We have been engrained to hate legalism. Protestants perhaps fear legalism above all things – despite being quite good at our own forms of legalism. Ritualism, rote actions of self-absorption, and self-promoting religion that creates hierarchies are like scratching a chalkboard with nails. We are always skeptical that there has ever been a good Pharisee or a kind scribe that was not absorbed by this spiritual navel-gazing. Matthew’s caution in Matthew 6 to not do our “acts of piety” for public applause strikes us as perfectly suited to condemn those legalistic religious leaders who crucify Jesus.
There is a temptation, then, to read this passage as saying to avoid ritual or doing our acts of piety before others. We fear that ritual simply becomes dead and hollow repetition. However, Matthew’s Gospel is not prohibiting religious practices but cautioning that it does not become exhibitionism. In fact, the text assumes that these practices will be a viable part of one’s discipleship: “Whenever you give alms… whenever you pray… whenever you fast” (NRSV, vv. 2, 5, 16). Not “if” but “whenever.” This assumes that these things will continue to be a continuous part of their faith. There is a recognition that practices shape our desires. The question remains: What are those practices shaping our desire toward?
To whom is our giving alms directed? To whom is our prayers aimed? To whom is our fasting orienting us? Matthew gets at the heart of worship in this passage. Does our worship aim our hearts toward God or is it seeking recognition from those who are onlookers? In other words, are these acts of worship seeking to glorify God or glorify the self? Of course, most of us imagine that our worship is properly directed, correctly focused upon God. This neglects to recognize our own propensity to desire the accolades of others, to posture ourselves for favorable nods and acknowledgements from the crowd.
They say a picture is worth a thousand words. We have entirely bought into this dictum. Our social media pages portray picturesque frames from our lives. We posture and pose to portray ourselves in a favorable light. Coffee mug, cool desktop, a Christian devotional in the corner, and a Bible carefully opened to our life verse. Or, perhaps, a formulaic quote from a notable Christian celebrity with a background of us walking the artistic suburban alleyways. Even as Christian “leaders,” we find ourselves hoping to up our brand and to receive the “likes” of our followers. We have become busy building our base, all-the-while framing it as building the Kingdom. Our acts of piety are captured by a lens for all to see. The comparative nature of such endeavors leads us into a competition that never ceases as we try to climb the social ladder. Be careful whose attention you are courting when doing your acts of piety. It is possible that we have received our reward in full.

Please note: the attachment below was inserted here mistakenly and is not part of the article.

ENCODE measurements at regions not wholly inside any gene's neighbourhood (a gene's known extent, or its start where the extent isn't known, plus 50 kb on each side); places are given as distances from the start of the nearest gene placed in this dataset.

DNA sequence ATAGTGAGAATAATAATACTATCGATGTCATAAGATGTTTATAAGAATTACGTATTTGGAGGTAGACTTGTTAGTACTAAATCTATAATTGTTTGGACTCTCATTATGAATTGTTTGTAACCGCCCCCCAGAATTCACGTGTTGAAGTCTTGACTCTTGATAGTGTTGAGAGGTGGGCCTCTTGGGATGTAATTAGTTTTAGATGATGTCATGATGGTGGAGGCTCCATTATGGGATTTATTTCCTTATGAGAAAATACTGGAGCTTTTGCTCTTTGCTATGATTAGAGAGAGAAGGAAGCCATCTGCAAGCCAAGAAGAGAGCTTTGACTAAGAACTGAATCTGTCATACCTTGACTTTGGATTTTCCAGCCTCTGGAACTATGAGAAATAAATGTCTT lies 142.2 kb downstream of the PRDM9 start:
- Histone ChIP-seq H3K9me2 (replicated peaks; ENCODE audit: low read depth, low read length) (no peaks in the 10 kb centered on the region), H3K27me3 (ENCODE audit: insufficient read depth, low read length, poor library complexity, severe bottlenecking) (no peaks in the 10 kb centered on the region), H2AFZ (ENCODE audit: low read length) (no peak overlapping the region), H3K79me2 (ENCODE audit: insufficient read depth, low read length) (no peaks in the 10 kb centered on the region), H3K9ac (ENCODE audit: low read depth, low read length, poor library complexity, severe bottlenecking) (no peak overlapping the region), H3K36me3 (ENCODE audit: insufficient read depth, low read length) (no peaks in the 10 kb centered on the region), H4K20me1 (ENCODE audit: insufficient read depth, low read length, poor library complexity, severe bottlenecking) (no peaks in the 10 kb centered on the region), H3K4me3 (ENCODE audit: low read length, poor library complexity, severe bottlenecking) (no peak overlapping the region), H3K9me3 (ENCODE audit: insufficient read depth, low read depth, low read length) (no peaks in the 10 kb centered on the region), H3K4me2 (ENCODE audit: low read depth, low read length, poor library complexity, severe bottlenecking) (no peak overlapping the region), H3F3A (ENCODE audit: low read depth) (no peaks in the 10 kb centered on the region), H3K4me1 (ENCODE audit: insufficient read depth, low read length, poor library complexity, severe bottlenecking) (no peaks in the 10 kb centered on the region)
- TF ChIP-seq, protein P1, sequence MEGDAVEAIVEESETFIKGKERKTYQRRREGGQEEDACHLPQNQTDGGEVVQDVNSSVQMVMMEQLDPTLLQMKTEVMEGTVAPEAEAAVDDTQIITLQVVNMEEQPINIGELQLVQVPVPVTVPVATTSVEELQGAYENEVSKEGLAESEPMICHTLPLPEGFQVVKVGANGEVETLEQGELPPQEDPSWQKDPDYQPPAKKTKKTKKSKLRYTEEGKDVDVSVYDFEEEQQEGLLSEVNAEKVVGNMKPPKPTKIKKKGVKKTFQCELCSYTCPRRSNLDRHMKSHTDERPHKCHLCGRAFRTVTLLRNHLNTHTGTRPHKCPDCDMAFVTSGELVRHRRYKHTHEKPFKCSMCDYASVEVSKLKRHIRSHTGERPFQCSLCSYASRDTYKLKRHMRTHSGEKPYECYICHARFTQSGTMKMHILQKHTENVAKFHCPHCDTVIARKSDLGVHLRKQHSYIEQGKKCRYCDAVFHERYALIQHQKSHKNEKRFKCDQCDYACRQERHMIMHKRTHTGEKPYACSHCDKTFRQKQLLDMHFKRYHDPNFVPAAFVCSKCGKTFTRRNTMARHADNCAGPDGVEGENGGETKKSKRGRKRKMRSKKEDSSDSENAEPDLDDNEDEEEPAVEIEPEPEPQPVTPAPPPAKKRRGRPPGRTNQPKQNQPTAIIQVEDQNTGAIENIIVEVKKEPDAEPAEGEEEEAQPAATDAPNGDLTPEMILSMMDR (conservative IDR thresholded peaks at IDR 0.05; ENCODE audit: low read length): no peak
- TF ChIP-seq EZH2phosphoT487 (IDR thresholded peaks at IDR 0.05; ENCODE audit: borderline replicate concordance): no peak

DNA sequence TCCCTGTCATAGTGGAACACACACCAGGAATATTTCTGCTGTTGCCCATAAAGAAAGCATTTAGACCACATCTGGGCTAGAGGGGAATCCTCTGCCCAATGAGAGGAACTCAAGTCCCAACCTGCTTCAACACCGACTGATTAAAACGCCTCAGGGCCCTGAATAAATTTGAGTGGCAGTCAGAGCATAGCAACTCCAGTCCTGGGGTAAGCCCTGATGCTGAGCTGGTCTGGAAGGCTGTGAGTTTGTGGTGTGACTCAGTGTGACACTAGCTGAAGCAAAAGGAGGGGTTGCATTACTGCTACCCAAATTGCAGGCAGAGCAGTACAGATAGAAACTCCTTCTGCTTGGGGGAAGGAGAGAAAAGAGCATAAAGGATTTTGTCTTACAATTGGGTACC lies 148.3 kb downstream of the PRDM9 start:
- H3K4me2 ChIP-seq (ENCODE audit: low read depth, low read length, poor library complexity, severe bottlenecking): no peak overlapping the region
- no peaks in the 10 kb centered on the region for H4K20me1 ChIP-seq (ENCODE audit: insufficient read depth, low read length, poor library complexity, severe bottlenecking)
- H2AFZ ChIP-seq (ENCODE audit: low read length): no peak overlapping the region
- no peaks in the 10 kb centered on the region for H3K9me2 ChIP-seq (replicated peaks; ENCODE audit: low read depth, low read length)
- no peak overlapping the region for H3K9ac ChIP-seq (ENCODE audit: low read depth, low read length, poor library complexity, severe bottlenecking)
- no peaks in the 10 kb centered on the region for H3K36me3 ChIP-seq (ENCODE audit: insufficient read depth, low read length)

It is interesting that all the practices mentioned in Matthew 6 ask us to empty ourselves of something. Alms-giving calls for us to empty our hands for the sake of others. Prayer asks us to empty our lives of our own agendas and to receive God’s call and way as normative. Fasting invites us to empty our stomachs to recognize our total dependence on God for all of life. These counter-intuitive practices aim our hearts at something larger, grander than ourselves. It redirects our hearts to God and toward others – not ourselves. No wonder we want to shift this focus from emptying ourselves to being recognized and filled.
The way of the Cross which Jesus embraces shows us a vision for this way of emptying for the sake of others. These practices which have so deeply shaped Jesus’ life culminate in the Cross. These are not disconnected, though perhaps they differ in scope. Yet, in both the little things and the big things, Jesus demonstrates that these practices are not incidental hoops to jump through to make us better people. Participation in these self-emptying acts is a means of grace for our participation, through faith, in God’s very character and nature. God is the self-risking, self-emptying God in Jesus.
We so easily see our faults in the failures of others. The Pharisees are a great example. We off-put our selfishness on others so that we are not confronted by our need for repentance. Jesus calls us into this way of living, of emptying, following the very path he lays before us as disciples. The point is not to stop doing practices of formation but to align those practices toward God’s way of life: namely, announcing and embodying the Kingdom of heaven present and coming among us. In a society of celebrity, status, and the cult of personality, may our practices shape us to fade into the background so that others might see Christ.